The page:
Celebrating veterans: 10th annual Veterans Day breakfast

5th Coast Guard District News
by Petty Officer 3rd Class Jasmine Mieszala

Baltimore – More than 70 years of military service and five wars were represented by 200 attendees during the annual Veterans Day breakfast hosted by Elks Lodge #1044 of Crisfield, Maryland, Tuesday.

Elks Lodge #1044 is a branch of the Benevolent and Protective Order of Elks, a national organization committed helping the community and honoring the service and sacrifice of veterans.

This year, 14 members from Coast Guard Station Crisfield and Coast Guard Aids to Navigation Team Crisfield attended the ceremony.

Members from Station Crisfield and Aids to Navigation Crisfield pose for a photo outside Elks Lodge #1044.  U.S. Coast Guard photo by Petty Officer 3rd Class Jasmine Mieszala

Members from Station Crisfield and Aids to Navigation Crisfield pose for a photo outside Elks Lodge #1044. U.S. Coast Guard photo by Petty Officer 3rd Class Jasmine Mieszala

“The Veterans Day breakfast ceremony is wonderful,” said Paul Riggin, former commander of American Legion Post #16. “We love having the Coast Guard here as the active duty contingent.”

The Veterans Day breakfast was sponsored and organized by the Elks Lodge #1044 and American Legion post #16.

The ceremony opened with the playing of the National Anthem and the reading of the Pledge of Allegiance, followed by a prisoner of war/missing in action reading by Riggin.

A missing man table was set up with symbolic items placed upon a white tablecloth. This is a military tradition in which the dead and missing are honored.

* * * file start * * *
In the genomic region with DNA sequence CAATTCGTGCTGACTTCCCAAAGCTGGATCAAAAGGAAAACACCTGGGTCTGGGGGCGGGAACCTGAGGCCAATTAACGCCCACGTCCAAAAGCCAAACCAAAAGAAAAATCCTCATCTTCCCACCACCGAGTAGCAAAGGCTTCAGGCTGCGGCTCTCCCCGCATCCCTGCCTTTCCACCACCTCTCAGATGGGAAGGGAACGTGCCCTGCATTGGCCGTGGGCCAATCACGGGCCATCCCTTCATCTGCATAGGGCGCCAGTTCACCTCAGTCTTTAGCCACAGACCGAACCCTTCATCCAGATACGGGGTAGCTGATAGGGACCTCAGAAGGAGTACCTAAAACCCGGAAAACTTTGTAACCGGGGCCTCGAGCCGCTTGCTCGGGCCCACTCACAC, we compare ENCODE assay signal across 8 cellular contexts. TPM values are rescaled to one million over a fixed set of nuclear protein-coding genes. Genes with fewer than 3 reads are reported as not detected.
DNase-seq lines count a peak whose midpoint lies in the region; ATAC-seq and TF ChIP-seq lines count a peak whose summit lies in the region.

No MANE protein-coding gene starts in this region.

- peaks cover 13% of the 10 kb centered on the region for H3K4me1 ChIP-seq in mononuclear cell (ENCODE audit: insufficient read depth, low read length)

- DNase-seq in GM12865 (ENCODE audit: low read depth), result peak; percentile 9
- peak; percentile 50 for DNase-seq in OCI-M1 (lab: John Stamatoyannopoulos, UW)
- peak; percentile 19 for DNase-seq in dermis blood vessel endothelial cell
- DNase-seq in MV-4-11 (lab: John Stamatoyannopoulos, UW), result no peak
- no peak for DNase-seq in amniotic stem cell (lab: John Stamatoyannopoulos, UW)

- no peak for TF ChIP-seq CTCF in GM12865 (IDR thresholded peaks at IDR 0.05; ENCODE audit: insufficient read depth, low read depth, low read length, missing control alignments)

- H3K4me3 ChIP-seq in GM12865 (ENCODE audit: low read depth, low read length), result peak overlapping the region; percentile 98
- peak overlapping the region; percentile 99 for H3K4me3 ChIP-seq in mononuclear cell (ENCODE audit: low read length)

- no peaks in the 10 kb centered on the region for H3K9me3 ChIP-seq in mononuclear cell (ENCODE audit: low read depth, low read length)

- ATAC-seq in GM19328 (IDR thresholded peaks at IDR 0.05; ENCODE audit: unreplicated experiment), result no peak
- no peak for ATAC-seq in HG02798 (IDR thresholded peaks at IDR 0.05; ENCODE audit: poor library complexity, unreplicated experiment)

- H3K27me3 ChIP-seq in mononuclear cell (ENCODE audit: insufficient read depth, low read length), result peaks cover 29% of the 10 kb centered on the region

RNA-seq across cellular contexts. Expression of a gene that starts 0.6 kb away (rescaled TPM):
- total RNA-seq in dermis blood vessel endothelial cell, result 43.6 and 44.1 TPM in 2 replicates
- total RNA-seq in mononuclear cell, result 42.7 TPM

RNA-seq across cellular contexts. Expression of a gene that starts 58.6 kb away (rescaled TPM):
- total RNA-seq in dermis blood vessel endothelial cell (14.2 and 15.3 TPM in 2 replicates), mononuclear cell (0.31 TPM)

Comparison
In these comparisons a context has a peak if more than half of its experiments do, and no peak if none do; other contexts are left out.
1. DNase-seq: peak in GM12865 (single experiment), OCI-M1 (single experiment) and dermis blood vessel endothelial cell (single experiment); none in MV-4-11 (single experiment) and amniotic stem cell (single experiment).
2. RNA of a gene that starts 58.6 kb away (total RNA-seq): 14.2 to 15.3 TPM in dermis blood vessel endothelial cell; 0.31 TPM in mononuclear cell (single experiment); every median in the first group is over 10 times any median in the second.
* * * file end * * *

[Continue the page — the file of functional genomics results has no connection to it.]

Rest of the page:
The table was set with one chair. No one was allowed to sit there, as the empty chair represented those who will never return. A white cloth covered the table to represent the purity of the mission in which these servicemembers were lost. Salt spilled on the plate represented the tears shed by loved ones. The red flower represented the blood shed by those fighting for freedom. A slice of lemon represented their bitter fate.

Breakfast followed, served by 14 sixth-grade volunteers from Somerset Intermediate School. To volunteer, students wrote essays on what veterans’ service meant to them. The two best essays were chosen and read at the ceremony.

“We have to celebrate our veterans,” said Dan “Krunch” Kuebler, former Air Force captain. “They allow us to do our jobs, they are absolutely fundamental to the U.S.”

The biggest event was the recognition of individual services. One after another, service ensigns were presented and the corresponding service songs were played. Veterans of each service stood and rendered proper respects on their turn.

“My favorite part of the ceremony is the recognizing of the individual services,” said Bonnie Mackenzie, exhaulted ruler of Elks Lodge #1044. “Watching their faces light up as their service song is played is so emotional.”

The active duty Coast Guard attendees received a special thanks and recognition at the end of the ceremony.

“Coast Guard attendance at the breakfast has been a tradition in recent years and it has always been a highlight of the event,” said Riggin. “It means a great deal to the veterans who regularly attend.”

“Being there showed me that no matter what service you are in, we all have the same mission in protecting our country,” said Coast Guard Petty Officer 3rd Class Zachary Lopez. “I saw the pride every veteran still has in their service, even after they have been retired for so long.”

Veterans quietly wiped away tears as they remembered their service and lost loved ones as Taps played softly, marking the conclusion of the 10th annual Veterans Day breakfast.

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